Jean L. Adams Morton: A First Lady
According to Jesus, in the Kingdom of God, “anyone who wants to be first must be the very last, and the servant of all.” (Mark 9:35) Jean Adams Morton was a First Lady of Roberts Wesleyan College, but she was also a servant; she spent her lifetime in service to God and to others.
Jean was born to the Rev. and Mrs. Wesley J. Parmerter on September 19, 1922. Growing up as a preacher’s kid during the difficult years of the 1920s and ’30s shaped the life and character of this spirited redhead. In her own words, “They were ‘Depression Years,’ but full of happy memories. [My brother Stanley and I] enjoyed lots of fun times — scouting, roller-skating, trapping in a nearby creek (with Dad’s help), participating in local parades and building forts. We sold strawberries that were grown in our own garden and picked by our parents for 10 cents a quart.”*
Later, as she worked her way through Chesbrough Seminary and Roberts Junior College as a housekeeper, office cleaner and assisting Miss Sprague in the Library. Jean cheerfully accepted the discipline of hard work. Perhaps because she grew up in a pastor’s home, she implicitly understood the calling and ministry of working and serving throughout her lifetime. Later, even as the wife of the president of Roberts Wesleyan College (1974- 1981), she saw that work as part of her service to the College ... and never thought it was beneath her to take direction from another employee.
Jean likewise exemplified the endurance and patience of a servant. She waited patiently for WWII to end so she could marry Paul Adams, a fascinating musician and student of history, in January 1946. She moved and established homes in a number of locations in order to serve alongside her husband in his varied ministries and professional career. The Adams’ were blessed with four children. Glenn, Charmain, Todd and Greg were brought up in a home vibrant with classical music, intellectual and spiritual curiosity, active church life, and political involvement.
As the wife of an academic dean, college president and state politician (Paul ran for governor of New York in 1966 and 1970), Jean exemplified a Proverbs 31 woman, who managed her world with dignity, grace and hospitality. Her time, talent and resources were devoted to others in an ever-widening circle of family, friends, colleagues, ministry partners and passing acquaintances. Each benefitted from her gracious attitude, selfless giving and strong faith despite daunting challenges and limited means. She noted, “As I look back, I can see how each task better prepared me for the next. It wasn’t always easy, but so many memories come to mind. The salary wasn’t great, but we never suffered — God always provided.”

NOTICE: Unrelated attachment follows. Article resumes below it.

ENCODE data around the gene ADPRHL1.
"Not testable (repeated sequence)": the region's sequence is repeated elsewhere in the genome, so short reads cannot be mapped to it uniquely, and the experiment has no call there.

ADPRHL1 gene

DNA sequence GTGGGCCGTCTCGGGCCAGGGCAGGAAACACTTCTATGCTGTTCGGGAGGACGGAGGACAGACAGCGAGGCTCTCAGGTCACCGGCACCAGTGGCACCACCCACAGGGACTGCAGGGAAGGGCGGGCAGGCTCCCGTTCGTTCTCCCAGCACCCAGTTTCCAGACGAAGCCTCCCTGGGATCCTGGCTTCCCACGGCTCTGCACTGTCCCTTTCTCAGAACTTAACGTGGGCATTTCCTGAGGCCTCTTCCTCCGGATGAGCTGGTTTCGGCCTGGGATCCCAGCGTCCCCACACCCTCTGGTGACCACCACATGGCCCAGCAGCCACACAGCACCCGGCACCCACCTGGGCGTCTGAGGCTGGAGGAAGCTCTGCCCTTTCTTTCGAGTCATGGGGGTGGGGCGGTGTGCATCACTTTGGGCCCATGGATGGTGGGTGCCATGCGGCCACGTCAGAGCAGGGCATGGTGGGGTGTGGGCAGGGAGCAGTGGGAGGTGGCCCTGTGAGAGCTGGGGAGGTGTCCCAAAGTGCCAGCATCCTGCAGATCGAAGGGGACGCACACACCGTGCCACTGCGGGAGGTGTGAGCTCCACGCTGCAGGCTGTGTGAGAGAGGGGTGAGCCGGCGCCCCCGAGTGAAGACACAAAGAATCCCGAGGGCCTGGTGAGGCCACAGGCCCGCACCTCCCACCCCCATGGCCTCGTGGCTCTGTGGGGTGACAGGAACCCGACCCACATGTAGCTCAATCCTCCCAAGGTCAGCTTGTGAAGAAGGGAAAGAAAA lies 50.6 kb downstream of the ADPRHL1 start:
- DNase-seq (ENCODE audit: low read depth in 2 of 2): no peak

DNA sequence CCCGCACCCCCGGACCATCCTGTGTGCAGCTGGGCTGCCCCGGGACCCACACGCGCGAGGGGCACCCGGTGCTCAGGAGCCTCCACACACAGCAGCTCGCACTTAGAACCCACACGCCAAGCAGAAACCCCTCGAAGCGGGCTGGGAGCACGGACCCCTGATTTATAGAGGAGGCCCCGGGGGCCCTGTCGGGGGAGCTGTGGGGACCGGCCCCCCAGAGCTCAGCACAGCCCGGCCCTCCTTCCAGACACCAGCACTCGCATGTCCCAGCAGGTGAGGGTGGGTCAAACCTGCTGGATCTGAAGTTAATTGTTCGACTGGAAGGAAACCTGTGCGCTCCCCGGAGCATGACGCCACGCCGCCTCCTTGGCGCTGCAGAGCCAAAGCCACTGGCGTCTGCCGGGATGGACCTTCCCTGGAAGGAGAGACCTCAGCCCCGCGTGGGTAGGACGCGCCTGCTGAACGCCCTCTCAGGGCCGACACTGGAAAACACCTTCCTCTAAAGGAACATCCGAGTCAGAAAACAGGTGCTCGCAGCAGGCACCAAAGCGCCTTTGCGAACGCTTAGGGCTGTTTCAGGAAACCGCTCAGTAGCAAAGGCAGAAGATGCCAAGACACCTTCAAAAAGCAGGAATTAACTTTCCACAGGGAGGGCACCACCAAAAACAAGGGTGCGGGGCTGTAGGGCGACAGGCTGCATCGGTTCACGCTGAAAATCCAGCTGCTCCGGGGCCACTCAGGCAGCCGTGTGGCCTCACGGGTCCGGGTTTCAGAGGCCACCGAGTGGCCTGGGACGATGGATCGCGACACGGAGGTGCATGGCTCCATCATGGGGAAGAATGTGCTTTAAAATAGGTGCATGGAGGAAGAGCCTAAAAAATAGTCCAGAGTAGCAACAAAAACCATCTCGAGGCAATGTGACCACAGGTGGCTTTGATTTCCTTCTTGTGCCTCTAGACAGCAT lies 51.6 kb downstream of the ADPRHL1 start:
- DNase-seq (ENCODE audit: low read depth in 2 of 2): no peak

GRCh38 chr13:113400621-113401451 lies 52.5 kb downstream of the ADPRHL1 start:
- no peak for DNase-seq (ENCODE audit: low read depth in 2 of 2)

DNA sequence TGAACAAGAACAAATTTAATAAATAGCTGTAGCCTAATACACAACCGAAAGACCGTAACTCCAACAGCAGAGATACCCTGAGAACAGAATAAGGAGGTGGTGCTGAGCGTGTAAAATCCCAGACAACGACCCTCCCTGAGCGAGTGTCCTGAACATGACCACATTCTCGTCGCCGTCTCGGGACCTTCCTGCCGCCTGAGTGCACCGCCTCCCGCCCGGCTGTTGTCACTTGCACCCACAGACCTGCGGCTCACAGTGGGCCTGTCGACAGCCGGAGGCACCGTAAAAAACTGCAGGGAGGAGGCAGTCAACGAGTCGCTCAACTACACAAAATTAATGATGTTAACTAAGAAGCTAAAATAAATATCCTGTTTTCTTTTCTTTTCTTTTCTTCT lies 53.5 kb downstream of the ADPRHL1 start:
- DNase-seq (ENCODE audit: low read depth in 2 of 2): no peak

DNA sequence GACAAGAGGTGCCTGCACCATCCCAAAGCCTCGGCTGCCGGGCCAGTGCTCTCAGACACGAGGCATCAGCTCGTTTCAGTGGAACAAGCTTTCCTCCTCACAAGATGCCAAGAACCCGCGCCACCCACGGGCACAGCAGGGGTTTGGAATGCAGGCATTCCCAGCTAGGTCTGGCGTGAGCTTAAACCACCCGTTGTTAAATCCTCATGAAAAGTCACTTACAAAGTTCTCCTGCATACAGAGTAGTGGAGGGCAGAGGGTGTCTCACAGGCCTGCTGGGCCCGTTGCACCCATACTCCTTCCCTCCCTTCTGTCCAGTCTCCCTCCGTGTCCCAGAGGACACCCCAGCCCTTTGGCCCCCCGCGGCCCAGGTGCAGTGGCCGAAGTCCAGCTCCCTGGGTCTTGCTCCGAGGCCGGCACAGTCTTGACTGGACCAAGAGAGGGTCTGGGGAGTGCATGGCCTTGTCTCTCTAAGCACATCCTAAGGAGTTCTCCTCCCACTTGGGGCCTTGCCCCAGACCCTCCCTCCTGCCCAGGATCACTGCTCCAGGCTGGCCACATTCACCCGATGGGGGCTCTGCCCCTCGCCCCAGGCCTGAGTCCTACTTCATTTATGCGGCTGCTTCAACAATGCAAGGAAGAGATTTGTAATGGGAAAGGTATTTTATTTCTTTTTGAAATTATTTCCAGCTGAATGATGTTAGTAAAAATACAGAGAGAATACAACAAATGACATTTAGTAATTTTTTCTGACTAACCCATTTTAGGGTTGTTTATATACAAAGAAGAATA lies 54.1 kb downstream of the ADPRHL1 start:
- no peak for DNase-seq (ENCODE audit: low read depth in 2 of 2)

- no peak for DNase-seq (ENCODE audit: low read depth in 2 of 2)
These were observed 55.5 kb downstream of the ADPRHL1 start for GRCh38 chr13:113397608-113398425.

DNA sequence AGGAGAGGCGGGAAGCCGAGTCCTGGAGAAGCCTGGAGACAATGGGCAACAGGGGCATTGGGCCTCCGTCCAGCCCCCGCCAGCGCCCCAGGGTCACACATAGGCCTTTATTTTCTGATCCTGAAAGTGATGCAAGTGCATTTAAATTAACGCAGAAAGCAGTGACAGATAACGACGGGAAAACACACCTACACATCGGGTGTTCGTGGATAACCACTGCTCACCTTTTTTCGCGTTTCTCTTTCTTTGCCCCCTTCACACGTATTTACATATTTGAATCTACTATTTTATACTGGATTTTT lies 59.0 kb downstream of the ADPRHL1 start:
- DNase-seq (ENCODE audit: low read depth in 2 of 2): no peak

Paul and Jean were together in life and ministry until his death in 1984. When Dr. Adams died, she discovered and developed an amazing artistic talent, creating beauty and sharing it, even in her grief. She moved back to North Chili so that she could better serve her family and church. After being a widow for 13 years, a new chapter began for Jean, with marriage to Nelson Morton, who she described as “a very persistent and kind gentleman; a retired farmer.” Nelson predeceased her in 2005.
Four children, 13 grandchildren, nine great-grandchildren, step-children and numerous nieces and nephews kept Jean occupied-still serving and giving until her last days. Her large and busy family, however, was not her only focus of concern. Kathryn Martin, wife of Roberts President John A. Martin, said “Mrs. Morton always asked about our family ... knew our kids’ and grandkids’ names and asked about each one specifically. She was supportive of my role as wife of the President of the College and consistently assured me of her love and prayers. On several occasions throughout our time here, she told me that she knew some of the burdens of a presidential family due to her own experiences and that we could always count on her support.”
Jean bore the infirmities of aging with grace while maintaining a vigorous personality in an increasingly frail body. After her earthly lifetime of support, kindness, patience, hard work and devotion (the very definition of a servant), we can only imagine Jean’s great joy as she entered her rest and reward in heaven, as she passed peacefully from here to there on April 5, 2013.
*Quotations from talk given by Jean Adams Morton at a Pearce Senior Citizen Luncheon, spring 1999, Pfouts, Neil E. A History of Roberts Wesleyan College, 2000